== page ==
Transplanting Palm Tree From A Container Into The Ground

After growing in a container for a few years, palm trees should be transplant into the ground. Early spring would be the best time for transplanting due to a rapid root growth during warm months. Try to do it later in the day when it is not too hot.

Be ready for the palm tree to undergo what is known as “transplant shock”. It happens because roots get exposed to air, light and new soil. To minimize the shock, acclimatize your palm by placing it in the new location a week prior to transplanting.

That way by the time you are ready to do transplanting it will be used to the new light levels and temperatures of that area.

1. Select Location

Start by selecting a new location in the yard. The best way to in-vision the palm tree in its new location is to place it there while it is in the container.

Think about the amount of light it will be receiving in that area. While some palms need full sun, some palms prefer partial sun or shade.

2. Dig a Hole

The hole should be twice the diameter of the container.

3. Prepare Soil

Check to see what type of soil you have in your garden. Since palms like good drainage, adding sand can help a lot. Some palm enthusiasts like to supplement the native soil with some organic soil, while others use only the native soil.

I agree that the palm roots will eventually have to get used to the soil of your garden even if you apply the organic soil mix when planting. But, I also think that mixing them together will minimize the transplant shock.

If you have a clay soil, use a three parts of native soil, one part of organic soil mix and one part of sand. If you have a sandy soil, use three parts of native soil with one part of an organic soil mix.

4. Remove Palm From a Container

If you have a small palm, about 5 gallon, flip it upside down and tap the bottom of the pot. The palm should slide out. If you have a larger palm, carefully place it on its side and gently slide the root ball out the pot.

If it is in a plastic container, cut it with scissors first. It is important not to damage the root ball. After growing in the pot for some time, the roots of the palm wrap around the inside of the container. There is no need to trim the them. Try to plant your palm as soon as possible.

5. Planting The Palm

Palm tree should be planted to the same depth at which they were previously growing. Planting it too deep may result in a root rot development due to nutrient deficiencies and water stress.

Some palms might suffer from it for many years and can die at any time. Place some soil mix into the hole and water it. You don’t need to remove soil around the root ball. Leaving the old soil around the roots will decrease the transplant shock.

Place the palm in the center of the hole. Then backfill the hole with a soil mix making sure there is no air pockets. If you don’t pack the soil properly, the root ball can sink into the hole over time resulting in a palm being too deep in the ground.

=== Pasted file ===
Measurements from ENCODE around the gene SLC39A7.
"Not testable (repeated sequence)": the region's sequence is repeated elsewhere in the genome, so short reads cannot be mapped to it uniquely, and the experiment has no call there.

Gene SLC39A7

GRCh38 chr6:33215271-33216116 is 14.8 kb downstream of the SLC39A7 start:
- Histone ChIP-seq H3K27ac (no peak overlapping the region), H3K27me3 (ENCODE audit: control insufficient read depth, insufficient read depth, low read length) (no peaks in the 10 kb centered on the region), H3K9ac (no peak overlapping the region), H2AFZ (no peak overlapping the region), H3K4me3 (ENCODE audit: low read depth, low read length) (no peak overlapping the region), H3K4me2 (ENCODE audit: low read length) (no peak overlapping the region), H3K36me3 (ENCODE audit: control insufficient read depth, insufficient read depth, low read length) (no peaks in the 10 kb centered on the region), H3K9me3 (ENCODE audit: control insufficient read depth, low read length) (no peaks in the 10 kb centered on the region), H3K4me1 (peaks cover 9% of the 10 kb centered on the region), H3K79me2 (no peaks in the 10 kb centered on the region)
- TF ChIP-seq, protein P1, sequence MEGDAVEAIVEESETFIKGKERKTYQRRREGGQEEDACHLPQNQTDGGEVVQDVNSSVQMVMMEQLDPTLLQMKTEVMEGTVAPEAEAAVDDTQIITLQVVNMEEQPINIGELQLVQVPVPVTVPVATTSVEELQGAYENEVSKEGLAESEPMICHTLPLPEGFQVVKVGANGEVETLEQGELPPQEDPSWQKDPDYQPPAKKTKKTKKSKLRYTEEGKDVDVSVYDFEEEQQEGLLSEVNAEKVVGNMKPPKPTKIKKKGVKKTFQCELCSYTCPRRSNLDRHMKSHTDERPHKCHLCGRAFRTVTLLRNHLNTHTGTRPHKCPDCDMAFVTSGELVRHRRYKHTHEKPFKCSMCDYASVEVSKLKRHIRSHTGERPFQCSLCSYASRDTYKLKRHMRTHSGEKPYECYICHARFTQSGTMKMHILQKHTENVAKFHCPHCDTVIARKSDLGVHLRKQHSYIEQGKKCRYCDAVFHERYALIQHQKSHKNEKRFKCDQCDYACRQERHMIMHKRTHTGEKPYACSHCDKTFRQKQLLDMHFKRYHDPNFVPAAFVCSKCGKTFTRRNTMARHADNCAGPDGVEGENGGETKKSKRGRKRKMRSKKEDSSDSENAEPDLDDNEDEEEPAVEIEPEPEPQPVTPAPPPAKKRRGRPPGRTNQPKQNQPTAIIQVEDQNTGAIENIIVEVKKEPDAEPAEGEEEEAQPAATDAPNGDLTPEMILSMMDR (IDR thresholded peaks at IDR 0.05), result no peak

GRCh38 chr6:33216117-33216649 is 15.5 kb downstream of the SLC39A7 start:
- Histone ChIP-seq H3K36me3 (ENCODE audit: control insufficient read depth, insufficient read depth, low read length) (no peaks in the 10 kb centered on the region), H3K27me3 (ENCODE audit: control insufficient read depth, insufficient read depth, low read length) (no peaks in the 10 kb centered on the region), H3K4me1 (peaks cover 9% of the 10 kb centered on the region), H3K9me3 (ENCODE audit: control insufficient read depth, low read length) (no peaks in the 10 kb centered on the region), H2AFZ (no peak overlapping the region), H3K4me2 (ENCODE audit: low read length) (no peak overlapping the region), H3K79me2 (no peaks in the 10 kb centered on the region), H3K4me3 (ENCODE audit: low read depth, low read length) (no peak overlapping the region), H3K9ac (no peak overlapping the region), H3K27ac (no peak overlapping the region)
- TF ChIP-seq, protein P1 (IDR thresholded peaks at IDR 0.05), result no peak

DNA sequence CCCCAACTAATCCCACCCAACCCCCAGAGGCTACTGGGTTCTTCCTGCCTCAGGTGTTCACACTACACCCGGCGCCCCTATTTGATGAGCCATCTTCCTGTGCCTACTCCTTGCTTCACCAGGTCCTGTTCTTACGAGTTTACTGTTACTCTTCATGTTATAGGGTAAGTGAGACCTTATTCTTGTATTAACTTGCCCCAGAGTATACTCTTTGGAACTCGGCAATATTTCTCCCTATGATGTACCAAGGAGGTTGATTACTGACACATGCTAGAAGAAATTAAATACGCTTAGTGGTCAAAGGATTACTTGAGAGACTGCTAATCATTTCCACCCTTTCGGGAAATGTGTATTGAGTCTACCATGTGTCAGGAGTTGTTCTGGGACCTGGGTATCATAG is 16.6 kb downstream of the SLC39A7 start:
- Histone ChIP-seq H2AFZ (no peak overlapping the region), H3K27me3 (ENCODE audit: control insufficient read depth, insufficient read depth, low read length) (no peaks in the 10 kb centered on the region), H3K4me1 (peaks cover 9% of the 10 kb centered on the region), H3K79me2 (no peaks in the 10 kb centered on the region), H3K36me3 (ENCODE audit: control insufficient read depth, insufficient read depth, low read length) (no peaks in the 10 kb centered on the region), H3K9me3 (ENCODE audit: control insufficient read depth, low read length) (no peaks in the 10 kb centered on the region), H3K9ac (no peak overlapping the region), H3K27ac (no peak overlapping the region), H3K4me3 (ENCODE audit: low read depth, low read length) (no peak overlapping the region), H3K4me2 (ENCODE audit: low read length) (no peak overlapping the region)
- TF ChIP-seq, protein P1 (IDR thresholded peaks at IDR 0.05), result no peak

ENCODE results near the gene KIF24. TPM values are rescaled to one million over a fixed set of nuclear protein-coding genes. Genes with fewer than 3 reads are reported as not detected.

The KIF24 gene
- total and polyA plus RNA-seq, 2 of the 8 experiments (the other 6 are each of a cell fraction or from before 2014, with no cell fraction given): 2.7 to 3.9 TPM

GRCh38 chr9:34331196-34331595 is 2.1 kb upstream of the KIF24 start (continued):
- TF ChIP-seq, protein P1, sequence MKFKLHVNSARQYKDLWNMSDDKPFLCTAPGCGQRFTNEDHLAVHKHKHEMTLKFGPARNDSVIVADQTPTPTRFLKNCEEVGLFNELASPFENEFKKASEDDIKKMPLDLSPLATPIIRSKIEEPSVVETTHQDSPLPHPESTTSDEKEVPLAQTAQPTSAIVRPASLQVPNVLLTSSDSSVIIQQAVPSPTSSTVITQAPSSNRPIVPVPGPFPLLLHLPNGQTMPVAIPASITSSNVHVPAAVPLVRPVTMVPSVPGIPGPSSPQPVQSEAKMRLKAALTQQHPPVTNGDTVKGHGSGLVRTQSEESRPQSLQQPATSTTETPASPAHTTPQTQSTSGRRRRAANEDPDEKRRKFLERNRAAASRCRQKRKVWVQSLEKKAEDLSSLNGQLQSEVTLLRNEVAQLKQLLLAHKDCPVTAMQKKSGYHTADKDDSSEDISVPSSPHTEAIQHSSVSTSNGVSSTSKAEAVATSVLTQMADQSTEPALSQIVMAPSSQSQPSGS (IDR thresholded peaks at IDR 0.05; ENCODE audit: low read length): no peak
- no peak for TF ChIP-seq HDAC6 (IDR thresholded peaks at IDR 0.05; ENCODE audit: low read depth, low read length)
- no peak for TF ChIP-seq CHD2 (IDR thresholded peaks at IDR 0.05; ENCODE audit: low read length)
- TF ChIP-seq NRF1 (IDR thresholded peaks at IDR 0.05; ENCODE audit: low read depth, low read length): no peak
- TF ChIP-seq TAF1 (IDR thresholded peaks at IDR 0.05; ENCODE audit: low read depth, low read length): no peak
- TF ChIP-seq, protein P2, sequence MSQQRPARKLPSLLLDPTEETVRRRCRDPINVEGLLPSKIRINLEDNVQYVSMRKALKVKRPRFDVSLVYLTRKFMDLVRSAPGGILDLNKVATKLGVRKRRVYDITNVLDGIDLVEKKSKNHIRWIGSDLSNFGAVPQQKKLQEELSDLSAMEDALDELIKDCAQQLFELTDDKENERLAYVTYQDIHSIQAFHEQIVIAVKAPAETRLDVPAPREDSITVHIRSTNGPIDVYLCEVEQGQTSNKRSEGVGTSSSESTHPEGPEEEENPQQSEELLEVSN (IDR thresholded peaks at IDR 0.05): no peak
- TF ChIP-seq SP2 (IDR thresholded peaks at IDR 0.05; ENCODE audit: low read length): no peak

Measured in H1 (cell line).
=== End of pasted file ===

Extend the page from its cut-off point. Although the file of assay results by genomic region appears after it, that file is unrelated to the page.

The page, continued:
6. Soil Barrier

Build a soil barrier outside of the hole to form a dam that will retain water. Now, you are ready to drench the palm with water. The goal is to make sure there is enough moister around the roots to avoid root hardening.

7. Water The Palm

Deep watering works the best. Leave a water hose near the base of the palm with slow running water for 20 min. This will guarantee the soil had time to absorb all the water. You should water new planted palm every two days for the first two weeks. Then slowly get to the regular watering schedule.

8. Fertilizing a Palm

I see that a lot of web sites recommend fertilizing a palm right after planting. Do NOT apply any fertilizer. Give your palm enough time to get used to the new place. Apply a slow release fertilizer after you see a new growth.

That would be about two months after planting. Fertilizing the palm after planting will create more unnecessary stress adding to the transplant shock.

9. Provide Support

Tall palm trees should be provided with some support to avoid toppling over. Use 3-4 wooden blocks and adjustable straps to support the palm. Don’t nail supporting blocks directly into the trunk. The support should be left for one year.

Related articles:

Transplanting Palm Tree to a Bigger Container
How To Plant A Palm Tree In 10 Easy Steps (with Pictures)
Top 10 Palm Tree Planting Mistakes You Don’t Want To Make
How To Move A Large Palm Without Killing It (with Pictures)

3 thoughts on “Transplanting Palm Tree From A Container Into The Ground”

  1. I like this article. I recently had a palm transplanted from my neighbor. I wasn’t sure about watering, i was always afraid of over watering. Are the prongs supposed to turn a light tan color? It always looks kind of dry.

  2. Thanks for the advice. I did not know the best time to transplant is in the spring. And yes the leaves will turn a light tan when they usually start to grow new prongs.

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